Budget 2021: New measures to narrow cost difference between electric cars and conventional cars

The minimum additional registration fee for electric cars will be lowered, and road taxes for electric cars will also be revised.
The minimum additional registration fee for electric cars will be lowered, and road taxes for electric cars will also be revised.ST PHOTO: KELVIN CHNG

SINGAPORE - More measures will be rolled out to narrow the cost of owning an electric vehicle compared to petrol and diesel vehicles, to encourage drivers to make the switch.

Deputy Prime Minister Heng Swee Keat on Tuesday (Feb 16) said the minimum Additional Registration Fee (ARF) for electric cars will be lowered to zero from January 2022 to December 2023.

Currently, all car buyers have to pay at least $5,000 in ARF, regardless of the tax rebate a car is entitled to.

Mr Heng said lowering the ARF floor will enable mass-market electric car buyers to maximise tax rebates from the Electric Vehicle Early Adoption Incentive.

Road taxes for electric cars will also be revised, such that a mass-market electric car will have road tax comparable with  an internal combustion engine (ICE) equivalent, he added.

More details will be announced when MPs debate the budgets of various ministries from next week.

These moves are the latest in a series of measures by the Government to speed up the phasing out of vehicles running purely on fuels here.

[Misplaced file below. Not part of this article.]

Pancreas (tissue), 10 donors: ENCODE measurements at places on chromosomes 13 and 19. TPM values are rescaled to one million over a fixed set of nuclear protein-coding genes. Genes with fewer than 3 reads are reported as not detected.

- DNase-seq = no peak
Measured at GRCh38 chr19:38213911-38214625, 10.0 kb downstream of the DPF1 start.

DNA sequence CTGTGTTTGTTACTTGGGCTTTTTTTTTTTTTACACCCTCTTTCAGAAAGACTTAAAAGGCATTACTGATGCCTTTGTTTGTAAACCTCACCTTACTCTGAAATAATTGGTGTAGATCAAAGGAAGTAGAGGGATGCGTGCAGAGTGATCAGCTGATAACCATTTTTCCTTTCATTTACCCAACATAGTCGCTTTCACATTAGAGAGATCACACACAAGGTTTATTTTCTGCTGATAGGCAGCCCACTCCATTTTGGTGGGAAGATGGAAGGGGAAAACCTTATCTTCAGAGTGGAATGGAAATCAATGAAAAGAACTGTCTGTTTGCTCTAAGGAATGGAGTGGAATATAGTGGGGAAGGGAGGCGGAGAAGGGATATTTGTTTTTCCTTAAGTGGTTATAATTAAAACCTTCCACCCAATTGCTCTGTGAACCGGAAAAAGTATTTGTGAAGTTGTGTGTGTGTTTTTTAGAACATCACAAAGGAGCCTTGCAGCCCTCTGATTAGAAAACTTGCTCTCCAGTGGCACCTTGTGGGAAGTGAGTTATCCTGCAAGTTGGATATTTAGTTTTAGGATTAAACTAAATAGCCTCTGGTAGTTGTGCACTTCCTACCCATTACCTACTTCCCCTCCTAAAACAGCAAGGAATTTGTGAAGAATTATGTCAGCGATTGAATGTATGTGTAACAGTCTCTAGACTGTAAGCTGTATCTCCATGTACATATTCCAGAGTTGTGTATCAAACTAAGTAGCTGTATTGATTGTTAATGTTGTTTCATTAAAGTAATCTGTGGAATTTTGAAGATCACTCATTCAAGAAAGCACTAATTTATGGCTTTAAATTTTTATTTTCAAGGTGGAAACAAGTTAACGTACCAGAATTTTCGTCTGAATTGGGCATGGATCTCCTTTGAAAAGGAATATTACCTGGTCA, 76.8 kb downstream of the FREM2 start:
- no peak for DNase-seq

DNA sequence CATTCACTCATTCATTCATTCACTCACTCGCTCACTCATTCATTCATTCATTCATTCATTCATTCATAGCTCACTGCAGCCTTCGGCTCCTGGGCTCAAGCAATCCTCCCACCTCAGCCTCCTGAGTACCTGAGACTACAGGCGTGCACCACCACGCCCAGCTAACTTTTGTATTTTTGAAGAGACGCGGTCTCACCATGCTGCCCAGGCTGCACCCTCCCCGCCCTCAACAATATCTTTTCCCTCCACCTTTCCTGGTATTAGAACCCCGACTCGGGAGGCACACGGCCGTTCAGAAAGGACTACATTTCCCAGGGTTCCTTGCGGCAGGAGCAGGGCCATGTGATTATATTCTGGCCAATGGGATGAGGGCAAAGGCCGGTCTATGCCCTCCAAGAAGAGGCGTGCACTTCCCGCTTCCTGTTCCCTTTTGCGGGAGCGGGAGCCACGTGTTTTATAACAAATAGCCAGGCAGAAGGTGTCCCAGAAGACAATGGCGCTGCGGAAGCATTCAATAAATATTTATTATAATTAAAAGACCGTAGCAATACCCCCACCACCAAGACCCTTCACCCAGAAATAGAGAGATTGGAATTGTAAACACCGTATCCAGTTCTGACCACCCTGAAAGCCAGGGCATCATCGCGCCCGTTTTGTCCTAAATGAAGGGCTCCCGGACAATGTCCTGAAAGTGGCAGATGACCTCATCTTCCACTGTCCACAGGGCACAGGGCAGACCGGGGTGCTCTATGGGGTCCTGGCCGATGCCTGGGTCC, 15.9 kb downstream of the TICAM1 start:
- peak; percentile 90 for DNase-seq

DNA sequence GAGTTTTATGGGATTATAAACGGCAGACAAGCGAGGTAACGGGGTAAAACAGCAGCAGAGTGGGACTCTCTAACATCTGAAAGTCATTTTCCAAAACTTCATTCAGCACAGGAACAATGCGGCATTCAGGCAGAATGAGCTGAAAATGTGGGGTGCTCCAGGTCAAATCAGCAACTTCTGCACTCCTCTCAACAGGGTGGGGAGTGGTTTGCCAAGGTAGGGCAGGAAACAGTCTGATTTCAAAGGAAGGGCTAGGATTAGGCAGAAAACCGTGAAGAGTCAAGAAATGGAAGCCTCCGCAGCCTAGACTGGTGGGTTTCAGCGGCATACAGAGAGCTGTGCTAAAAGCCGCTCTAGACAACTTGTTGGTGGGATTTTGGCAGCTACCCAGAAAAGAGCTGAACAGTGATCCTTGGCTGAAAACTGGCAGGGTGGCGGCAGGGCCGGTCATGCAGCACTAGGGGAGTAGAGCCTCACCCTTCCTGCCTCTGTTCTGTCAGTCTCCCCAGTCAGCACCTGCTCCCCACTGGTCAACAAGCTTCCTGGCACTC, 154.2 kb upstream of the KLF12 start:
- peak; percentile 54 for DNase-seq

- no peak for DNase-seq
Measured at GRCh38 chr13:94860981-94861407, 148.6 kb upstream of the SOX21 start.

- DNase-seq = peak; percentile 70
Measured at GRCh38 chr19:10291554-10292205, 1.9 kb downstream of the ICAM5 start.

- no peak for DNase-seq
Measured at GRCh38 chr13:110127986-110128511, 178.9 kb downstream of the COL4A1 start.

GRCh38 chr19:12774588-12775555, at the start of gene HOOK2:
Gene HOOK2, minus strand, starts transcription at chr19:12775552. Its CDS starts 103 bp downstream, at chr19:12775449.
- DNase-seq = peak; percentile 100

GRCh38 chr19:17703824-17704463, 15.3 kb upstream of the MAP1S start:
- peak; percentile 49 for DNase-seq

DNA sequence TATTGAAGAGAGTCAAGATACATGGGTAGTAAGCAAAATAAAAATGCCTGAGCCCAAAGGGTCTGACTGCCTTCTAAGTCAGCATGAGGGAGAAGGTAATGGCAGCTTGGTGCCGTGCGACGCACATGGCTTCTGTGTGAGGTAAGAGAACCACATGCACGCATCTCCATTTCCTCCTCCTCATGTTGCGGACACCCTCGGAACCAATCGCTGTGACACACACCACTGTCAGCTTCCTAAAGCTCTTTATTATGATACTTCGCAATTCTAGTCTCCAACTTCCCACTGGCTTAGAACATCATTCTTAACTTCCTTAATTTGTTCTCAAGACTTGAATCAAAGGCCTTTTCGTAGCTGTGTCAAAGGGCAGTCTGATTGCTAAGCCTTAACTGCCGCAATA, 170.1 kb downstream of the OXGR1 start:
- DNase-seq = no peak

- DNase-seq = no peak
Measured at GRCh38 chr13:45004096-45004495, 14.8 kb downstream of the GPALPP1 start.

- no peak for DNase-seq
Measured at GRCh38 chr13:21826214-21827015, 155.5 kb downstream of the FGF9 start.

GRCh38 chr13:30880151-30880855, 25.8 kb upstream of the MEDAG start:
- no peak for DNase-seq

As part of the inter-ministerial Singapore Green Plan 2030 announced last Wednesday, the Government said it would revise Singapore's multi-layered vehicle tax structure to "make it easier to buy and own" electric vehicles (EVs).

EV incentives were enhanced just last month, when bigger rebates under the Vehicular Emissions Scheme as well as the Electric Vehicle Early Adoption Incentive kicked in.

Together, they accord an electric car buyer as much as $45,000 in tax breaks. The road tax formula has also been revised to make it less onerous for electric car owners.

In terms of infrastructure, the Government will more than double the targeted number of public EV charging points from 28,000 to 60,000 by 2030.

Mr Heng on Tuesday said $30 million will be set aside over the next five years for initiatives related to electric vehicles, like measures to increase the number of chargers at private properties.

The various measures will help reshape Singapore's transport footprint towards cleaner transport, he added.

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